Woodside pays record dividend—more on the way?
Woodside Petroleum’s (ASX: WPL) second-highest dividend ever hit shareholders’ pockets on Wednesday. The fully-franked $1.46 per share dividend rests on high prices for Woodside’s natural gas and oil. However, the average US$60.3 per barrel of oil equivalent Woodside received in 2021 already looks dated. Between October and December, Woodside was already reporting average prices at US$90. Is another record on the cards in 2022? Brent crude oil is up 53% this year; Asian liquified natural gas, 49%. Expect Woodside’s Q1 results next month to make headlines.
Investor losses narrow as global equities rally
Global share markets are rallying sharply after a painful start to 2022. Benchmarks in Australia, the US and Europe are up between 5% and 10% since early March. The battered Nasdaq Composite is up 13% alone in the last eight trading days. Market commentators put the rebound down to discounted valuations, a strong US economy, easing energy prices and policy support for markets in China. But, with war raging in Ukraine, energy prices rising again and inflation still at record highs, markets are likely to remain volatile.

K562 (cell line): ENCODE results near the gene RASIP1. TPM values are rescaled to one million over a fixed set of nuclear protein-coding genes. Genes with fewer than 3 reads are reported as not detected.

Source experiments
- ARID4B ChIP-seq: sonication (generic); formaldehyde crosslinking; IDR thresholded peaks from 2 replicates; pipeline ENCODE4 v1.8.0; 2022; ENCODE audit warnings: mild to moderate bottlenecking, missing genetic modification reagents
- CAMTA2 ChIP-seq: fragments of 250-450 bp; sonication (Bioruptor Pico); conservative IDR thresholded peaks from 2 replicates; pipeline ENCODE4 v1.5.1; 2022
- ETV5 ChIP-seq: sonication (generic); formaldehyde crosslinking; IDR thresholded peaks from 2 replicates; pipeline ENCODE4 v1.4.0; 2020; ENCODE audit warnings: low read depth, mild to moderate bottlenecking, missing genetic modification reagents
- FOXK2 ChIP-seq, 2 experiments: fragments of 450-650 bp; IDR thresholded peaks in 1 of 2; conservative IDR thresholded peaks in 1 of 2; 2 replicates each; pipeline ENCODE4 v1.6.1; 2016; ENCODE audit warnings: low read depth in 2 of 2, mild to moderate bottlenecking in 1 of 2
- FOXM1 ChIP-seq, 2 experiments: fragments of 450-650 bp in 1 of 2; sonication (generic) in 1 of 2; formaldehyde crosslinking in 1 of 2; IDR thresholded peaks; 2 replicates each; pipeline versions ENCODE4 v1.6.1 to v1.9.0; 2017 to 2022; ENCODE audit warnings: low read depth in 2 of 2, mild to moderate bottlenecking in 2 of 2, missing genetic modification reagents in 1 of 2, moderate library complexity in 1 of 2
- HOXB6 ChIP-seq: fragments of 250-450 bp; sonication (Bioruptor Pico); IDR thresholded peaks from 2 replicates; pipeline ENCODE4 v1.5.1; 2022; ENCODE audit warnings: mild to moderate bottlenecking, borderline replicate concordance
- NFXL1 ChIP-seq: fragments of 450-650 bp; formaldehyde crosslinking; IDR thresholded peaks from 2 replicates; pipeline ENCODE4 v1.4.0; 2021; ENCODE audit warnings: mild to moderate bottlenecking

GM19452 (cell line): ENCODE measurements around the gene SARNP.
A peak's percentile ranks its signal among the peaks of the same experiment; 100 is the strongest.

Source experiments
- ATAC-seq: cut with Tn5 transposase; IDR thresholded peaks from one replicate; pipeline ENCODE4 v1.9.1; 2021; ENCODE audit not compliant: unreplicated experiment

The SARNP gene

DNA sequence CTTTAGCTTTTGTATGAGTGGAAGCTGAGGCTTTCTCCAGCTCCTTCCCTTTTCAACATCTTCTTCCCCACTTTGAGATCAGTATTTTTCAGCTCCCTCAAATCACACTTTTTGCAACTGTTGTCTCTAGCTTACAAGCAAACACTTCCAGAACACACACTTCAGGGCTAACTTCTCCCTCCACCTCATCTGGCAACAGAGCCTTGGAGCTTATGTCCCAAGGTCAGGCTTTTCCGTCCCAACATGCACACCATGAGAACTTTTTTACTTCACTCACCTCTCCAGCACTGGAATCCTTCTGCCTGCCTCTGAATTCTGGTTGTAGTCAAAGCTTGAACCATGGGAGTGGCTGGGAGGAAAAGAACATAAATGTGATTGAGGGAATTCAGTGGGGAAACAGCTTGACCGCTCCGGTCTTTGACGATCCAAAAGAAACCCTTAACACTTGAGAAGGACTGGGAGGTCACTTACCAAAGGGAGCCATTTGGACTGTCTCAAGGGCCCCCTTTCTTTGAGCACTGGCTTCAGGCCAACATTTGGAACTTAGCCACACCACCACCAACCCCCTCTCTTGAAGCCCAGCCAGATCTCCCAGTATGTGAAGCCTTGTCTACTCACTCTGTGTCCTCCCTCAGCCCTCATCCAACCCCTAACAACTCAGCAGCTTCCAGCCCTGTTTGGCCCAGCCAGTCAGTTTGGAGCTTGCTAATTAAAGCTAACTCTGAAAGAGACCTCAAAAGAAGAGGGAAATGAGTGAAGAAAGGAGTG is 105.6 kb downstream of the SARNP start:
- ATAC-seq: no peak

Will Hamish return?
That’s the question investors are asking after news broke on Monday Hamish Douglass had resigned from the Board of Magellan Financial Group (ASX: MFG), further distancing himself from the company he co-founded in 2006. Citing his previously announced indefinite medical leave of absence as chief investment officer, the terse three-sentence statement left investors with little idea about how permanent the exit will be.
Douglass’ departure may finally slow the stream of negative headlines that have taken shares to the lowest level since late 2014. However, a share price recovery will require a performance rebound for its funds. Morningstar’s Shaun Ler thinks it’s likely given the flagship Global Equity strategy’s portfolio of undervalued names.